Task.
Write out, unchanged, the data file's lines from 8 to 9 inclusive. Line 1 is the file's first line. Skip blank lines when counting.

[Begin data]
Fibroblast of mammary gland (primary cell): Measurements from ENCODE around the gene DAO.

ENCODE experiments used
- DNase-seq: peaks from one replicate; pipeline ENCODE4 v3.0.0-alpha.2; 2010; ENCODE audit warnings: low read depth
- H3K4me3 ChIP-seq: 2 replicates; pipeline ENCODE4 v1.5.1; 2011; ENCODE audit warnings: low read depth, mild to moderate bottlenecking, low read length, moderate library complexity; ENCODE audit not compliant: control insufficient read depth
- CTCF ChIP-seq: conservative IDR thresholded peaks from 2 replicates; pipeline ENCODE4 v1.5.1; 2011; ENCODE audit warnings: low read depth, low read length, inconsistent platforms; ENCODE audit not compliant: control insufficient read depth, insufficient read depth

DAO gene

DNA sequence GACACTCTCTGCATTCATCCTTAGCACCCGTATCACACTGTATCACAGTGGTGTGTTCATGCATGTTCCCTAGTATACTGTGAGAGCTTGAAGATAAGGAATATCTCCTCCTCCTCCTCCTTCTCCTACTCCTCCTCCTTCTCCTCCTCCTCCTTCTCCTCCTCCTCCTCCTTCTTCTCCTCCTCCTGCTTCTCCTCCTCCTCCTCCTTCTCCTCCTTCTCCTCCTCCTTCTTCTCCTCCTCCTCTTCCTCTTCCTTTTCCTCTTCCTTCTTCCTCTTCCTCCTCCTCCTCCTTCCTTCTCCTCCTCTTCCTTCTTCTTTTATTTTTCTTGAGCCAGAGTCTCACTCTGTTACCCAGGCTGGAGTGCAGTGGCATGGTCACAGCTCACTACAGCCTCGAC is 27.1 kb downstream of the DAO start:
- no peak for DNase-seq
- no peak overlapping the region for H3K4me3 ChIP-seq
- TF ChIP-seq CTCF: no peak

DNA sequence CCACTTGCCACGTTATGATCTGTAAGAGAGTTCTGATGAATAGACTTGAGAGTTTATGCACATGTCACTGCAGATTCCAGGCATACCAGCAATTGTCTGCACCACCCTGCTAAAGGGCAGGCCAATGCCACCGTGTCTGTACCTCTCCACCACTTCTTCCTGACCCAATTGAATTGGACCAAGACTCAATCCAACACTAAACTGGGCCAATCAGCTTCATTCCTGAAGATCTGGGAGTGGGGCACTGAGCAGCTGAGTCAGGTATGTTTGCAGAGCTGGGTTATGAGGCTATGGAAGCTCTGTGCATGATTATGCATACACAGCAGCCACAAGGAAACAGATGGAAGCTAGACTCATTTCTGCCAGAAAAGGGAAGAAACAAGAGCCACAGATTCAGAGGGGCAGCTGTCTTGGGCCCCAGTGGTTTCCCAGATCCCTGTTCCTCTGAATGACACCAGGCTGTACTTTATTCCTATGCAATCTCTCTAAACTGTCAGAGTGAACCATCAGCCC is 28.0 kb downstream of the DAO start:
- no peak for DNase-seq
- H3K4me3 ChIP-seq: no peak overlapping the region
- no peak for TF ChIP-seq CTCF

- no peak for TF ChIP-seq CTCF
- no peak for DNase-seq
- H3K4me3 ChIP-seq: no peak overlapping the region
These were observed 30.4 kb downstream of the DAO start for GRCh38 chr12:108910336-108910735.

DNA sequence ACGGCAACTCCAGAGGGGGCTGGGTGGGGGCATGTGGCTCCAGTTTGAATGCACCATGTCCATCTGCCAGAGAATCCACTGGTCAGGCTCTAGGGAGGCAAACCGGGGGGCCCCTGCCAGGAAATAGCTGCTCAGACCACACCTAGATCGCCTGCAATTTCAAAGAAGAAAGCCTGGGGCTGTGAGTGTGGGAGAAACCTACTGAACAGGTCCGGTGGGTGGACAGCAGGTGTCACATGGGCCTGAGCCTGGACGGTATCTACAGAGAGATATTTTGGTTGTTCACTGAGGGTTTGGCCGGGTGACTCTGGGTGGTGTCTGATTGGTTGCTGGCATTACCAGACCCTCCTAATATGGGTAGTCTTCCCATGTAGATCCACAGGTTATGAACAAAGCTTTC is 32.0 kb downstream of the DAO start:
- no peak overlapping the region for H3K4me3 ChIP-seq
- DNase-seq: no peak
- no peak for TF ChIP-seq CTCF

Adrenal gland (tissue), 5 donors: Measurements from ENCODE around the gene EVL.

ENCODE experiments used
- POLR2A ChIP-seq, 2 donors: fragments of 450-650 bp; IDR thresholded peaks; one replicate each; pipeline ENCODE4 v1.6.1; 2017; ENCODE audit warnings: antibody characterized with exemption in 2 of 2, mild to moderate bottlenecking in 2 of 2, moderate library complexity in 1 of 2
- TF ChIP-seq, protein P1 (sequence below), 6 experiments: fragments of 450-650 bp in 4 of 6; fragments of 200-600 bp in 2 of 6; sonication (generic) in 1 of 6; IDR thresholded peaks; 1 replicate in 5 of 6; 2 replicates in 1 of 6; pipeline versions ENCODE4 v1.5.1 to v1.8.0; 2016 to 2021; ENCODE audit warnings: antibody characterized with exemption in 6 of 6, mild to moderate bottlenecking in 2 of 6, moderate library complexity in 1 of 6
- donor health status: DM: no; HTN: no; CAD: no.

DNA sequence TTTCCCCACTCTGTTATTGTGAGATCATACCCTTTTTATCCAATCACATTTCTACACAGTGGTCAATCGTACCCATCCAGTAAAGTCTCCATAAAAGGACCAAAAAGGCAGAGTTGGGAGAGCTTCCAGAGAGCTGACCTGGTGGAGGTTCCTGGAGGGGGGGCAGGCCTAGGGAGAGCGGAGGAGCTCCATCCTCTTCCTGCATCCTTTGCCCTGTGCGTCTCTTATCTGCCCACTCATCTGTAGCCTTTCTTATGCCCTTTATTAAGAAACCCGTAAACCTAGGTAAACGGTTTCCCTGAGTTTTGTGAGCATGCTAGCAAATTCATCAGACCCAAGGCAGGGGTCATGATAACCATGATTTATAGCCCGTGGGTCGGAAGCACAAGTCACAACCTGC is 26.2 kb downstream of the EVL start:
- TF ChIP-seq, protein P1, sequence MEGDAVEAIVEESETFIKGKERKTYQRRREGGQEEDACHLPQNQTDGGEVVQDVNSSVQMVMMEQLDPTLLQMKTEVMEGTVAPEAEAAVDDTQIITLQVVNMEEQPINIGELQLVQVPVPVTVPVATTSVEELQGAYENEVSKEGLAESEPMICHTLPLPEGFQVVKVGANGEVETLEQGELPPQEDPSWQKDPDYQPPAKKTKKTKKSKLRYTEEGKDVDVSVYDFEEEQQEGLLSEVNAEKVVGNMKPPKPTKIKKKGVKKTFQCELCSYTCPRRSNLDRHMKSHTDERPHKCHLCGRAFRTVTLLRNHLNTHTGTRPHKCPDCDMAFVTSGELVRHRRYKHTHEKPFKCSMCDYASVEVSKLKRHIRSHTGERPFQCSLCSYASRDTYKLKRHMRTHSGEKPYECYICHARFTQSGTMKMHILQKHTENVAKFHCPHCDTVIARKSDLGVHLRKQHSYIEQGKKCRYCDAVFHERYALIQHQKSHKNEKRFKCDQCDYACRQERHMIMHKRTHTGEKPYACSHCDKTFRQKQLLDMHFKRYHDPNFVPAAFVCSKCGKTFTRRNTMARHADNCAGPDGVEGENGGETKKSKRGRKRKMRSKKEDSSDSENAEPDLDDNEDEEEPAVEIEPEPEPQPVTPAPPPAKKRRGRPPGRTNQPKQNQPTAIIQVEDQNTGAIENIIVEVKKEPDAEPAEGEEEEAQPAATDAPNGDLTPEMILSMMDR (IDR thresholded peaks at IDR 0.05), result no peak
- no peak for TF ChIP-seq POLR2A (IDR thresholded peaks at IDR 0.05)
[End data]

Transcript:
- no peak for DNase-seq
- no peak overlapping the region for H3K4me3 ChIP-seq